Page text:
Friday, March 4, 2011: Book Reviews: Drawing by Aaron Renier: Review of Roald Dalh’s Matilda:

Ambaum: Yeah, the amazing cartoonist Aaron Renier drew that one for us—I’d read anything that guy recommended in that format. I view them as a chance to do a booktalk for a book—basically, it’s a quick, appealing pitch about the book. (This is common for children’s and teen services librarians to do during school visits.) We don’t see them as caricatures, but rather as a quick way to appeal to potential readers. (We allow teachers, libraries, and bookstores to print these off and use them in displays.) We don’t ever want to make fun of a book, but sometimes I can see how they might come across that way.

Faktorovich: During your talk at GaCOMO you mentioned the recurring nudist character in Unshelved, Naked Ned (“nudist lawyer with a love for his civil rights”). For example, he appears in your cartoon from Saturday, September 9, 2006. As usual the nudity is tastefully concealed or off-page. In this particular case, a librarian is complaining about the pet hair on a library patron and he exclaims if he has to be naked to use the library, just when Naked Ned arrives and complains about “the temperature again.” Why did you guys initially decide to include a naked character as one of your main set? Did you think it was necessary to introduce a character that seems to offer outrageous sexual perversion without actually violating PG13ish rankings in order to attract more readers? In other words, does sex sell even in cartoons for somewhat young readers? Somehow, when I wrote this question down it sounded a bit more obscene than it did when I conceived it in my mind, so I hope you’ll elaborate around this issue and help me reach the meaning I intended.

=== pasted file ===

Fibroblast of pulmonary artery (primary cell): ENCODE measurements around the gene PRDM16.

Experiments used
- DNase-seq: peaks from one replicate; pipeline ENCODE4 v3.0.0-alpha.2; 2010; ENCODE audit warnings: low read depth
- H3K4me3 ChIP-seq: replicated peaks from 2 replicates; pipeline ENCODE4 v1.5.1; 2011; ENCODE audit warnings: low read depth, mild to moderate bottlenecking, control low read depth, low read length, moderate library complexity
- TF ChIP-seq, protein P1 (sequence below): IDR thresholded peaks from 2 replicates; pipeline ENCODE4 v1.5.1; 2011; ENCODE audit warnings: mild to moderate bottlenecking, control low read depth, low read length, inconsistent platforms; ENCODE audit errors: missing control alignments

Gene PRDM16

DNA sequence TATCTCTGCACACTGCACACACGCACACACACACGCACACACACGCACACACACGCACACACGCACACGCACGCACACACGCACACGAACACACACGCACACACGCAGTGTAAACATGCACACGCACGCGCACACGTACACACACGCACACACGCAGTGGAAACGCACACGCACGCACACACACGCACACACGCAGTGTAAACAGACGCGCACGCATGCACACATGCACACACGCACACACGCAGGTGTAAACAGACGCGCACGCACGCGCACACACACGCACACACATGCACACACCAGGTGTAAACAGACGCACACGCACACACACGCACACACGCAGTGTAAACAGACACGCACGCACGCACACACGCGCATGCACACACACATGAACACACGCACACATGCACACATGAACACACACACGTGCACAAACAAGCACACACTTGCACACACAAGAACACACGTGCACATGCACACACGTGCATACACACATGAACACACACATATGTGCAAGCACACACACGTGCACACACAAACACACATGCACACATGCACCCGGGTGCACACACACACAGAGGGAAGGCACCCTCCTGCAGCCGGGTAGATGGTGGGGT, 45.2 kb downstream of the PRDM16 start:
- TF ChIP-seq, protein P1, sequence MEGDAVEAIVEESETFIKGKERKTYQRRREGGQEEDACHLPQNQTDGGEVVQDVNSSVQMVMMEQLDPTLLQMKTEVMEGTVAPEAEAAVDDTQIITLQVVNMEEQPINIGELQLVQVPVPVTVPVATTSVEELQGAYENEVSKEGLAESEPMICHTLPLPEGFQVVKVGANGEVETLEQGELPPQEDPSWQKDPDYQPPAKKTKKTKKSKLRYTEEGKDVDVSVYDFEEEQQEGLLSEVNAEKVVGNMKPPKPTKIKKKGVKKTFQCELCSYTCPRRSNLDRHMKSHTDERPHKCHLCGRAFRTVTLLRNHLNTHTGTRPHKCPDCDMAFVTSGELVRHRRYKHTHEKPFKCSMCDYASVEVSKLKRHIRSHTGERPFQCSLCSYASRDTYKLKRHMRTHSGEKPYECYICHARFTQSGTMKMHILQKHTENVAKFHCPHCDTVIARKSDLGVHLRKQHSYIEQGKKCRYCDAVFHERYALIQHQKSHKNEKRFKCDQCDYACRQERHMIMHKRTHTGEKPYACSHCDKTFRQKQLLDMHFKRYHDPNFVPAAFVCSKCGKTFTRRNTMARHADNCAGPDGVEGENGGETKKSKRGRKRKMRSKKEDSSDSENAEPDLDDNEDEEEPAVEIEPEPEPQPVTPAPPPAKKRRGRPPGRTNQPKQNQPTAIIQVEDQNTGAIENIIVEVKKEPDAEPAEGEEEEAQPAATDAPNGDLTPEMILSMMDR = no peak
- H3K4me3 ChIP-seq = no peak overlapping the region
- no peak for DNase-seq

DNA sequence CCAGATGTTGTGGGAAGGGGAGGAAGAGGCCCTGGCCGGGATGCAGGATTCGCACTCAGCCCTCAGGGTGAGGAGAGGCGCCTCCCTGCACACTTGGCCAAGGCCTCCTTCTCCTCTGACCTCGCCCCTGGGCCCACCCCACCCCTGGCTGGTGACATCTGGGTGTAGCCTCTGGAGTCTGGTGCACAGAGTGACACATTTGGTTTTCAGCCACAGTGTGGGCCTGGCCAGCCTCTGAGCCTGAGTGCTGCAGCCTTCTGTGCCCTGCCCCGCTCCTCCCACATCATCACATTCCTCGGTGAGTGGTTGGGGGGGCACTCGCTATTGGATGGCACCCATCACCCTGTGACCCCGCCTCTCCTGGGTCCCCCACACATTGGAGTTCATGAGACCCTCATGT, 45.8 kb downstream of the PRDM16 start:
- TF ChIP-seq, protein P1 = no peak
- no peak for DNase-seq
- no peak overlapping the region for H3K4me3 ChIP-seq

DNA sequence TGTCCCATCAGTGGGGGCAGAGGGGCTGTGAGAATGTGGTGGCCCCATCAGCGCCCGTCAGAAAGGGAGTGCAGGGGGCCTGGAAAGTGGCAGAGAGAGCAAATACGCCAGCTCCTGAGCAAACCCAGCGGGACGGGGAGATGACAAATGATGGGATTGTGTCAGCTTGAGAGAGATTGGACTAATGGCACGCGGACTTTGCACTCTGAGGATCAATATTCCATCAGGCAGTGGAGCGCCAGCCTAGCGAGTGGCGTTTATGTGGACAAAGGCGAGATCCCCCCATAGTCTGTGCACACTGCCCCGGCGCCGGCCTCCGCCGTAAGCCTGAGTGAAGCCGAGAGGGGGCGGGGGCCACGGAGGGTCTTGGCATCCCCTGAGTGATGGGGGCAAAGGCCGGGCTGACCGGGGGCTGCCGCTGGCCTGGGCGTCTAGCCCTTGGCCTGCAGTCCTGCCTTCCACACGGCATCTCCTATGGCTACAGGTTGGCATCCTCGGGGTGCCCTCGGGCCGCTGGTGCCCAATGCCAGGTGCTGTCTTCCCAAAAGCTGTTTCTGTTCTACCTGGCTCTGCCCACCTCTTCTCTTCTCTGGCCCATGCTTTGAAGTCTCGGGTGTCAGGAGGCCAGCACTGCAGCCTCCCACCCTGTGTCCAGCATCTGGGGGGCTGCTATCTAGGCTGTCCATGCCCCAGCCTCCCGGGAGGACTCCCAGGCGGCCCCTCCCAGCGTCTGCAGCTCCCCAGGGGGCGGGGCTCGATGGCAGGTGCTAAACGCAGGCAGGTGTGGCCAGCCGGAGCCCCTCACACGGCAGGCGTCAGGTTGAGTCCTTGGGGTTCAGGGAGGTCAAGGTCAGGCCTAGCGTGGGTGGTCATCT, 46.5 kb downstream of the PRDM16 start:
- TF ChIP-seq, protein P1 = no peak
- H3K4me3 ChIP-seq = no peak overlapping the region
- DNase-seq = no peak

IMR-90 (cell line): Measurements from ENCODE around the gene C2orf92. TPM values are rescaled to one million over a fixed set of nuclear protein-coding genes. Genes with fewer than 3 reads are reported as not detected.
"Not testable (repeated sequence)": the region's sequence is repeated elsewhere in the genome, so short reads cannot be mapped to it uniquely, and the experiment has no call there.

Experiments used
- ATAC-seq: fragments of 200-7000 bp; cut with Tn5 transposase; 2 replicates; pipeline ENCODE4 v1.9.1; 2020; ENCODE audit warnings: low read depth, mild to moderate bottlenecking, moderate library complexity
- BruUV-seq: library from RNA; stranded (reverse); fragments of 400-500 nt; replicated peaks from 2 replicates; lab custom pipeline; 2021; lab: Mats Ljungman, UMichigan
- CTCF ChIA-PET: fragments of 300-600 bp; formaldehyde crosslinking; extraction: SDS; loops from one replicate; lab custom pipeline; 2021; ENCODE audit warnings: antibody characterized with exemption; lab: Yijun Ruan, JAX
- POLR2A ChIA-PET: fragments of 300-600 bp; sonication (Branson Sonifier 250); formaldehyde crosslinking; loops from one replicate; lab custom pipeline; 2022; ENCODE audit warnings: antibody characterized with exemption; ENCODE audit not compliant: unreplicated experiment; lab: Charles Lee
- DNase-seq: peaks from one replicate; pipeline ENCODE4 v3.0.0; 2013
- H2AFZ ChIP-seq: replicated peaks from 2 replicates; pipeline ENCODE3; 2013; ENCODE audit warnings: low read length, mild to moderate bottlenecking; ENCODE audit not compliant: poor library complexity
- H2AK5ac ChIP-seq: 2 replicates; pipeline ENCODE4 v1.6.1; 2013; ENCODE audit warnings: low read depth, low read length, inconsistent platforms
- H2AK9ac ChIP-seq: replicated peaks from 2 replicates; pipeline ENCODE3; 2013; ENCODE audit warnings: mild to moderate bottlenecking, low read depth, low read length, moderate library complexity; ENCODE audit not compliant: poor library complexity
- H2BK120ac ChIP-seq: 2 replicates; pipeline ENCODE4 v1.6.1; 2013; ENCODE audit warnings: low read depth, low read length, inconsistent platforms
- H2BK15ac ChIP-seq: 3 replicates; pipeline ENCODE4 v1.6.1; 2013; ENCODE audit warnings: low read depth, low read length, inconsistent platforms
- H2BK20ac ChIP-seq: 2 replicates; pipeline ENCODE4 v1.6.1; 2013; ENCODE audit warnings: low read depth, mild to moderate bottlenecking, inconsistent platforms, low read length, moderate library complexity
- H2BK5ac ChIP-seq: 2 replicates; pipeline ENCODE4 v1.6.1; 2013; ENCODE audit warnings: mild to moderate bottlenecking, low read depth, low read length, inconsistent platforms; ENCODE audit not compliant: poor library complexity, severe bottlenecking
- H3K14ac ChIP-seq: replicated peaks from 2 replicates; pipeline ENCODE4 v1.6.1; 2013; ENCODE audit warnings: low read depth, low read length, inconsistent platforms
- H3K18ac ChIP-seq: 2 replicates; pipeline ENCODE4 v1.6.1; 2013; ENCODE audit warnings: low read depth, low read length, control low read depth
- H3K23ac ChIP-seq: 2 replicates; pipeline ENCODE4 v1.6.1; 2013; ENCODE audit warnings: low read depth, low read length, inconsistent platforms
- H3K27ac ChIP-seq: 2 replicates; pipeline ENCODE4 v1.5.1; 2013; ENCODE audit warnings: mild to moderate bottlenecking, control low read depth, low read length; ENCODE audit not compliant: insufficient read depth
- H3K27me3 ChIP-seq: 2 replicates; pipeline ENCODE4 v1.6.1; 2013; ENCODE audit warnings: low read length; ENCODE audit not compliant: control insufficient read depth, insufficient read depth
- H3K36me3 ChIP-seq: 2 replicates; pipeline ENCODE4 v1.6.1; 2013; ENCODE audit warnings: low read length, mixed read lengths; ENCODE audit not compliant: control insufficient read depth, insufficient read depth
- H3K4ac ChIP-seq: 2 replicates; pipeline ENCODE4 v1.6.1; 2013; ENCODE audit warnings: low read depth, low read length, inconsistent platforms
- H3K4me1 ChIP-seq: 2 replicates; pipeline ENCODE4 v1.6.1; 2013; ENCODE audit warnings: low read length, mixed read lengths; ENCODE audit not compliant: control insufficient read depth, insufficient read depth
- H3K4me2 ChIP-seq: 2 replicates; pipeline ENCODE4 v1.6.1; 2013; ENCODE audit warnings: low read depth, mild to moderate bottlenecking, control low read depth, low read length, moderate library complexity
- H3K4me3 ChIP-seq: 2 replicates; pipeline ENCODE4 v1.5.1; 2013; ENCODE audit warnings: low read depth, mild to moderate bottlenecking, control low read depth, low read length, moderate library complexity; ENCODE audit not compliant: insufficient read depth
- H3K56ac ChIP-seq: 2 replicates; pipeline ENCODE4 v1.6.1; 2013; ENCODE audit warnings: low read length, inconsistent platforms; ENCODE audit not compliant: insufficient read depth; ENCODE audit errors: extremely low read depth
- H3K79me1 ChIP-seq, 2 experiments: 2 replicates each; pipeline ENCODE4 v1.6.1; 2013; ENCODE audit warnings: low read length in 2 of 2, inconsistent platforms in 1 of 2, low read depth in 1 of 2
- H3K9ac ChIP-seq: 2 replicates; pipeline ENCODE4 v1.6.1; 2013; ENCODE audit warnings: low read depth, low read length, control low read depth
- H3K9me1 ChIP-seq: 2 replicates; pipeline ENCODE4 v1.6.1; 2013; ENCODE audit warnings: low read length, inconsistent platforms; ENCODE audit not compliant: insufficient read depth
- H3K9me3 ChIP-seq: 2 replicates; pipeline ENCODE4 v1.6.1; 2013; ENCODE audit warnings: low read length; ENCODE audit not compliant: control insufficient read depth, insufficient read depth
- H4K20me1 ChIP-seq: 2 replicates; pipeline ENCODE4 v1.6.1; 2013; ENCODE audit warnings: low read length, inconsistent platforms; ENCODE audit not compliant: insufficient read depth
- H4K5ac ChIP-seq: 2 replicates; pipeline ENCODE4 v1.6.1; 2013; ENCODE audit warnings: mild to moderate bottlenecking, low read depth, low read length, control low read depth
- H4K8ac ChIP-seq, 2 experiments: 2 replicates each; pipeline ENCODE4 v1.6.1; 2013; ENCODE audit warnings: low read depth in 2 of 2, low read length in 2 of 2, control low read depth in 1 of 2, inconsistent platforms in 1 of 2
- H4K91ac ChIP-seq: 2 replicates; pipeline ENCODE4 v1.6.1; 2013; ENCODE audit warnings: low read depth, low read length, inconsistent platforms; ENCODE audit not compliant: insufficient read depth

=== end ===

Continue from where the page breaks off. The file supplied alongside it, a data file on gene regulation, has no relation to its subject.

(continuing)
Saturday, September 9, 2006


Ambaum: I can’t remember when we decided to include him. I vaguely remember seeing a news article about a naked student on the Berkeley campus at some point that I thought was funny, and the library I used to work in as a teen services librarian was close to a nudist colony and folks from there were always coming in for books/ help. I think Bill likes to draw Ned that way because he’s an Austin Powers fan. I don’t think Ned’s nudity is about sex at all, though it is a little naughty/ unexpected. No idea if it sells but it makes us laugh.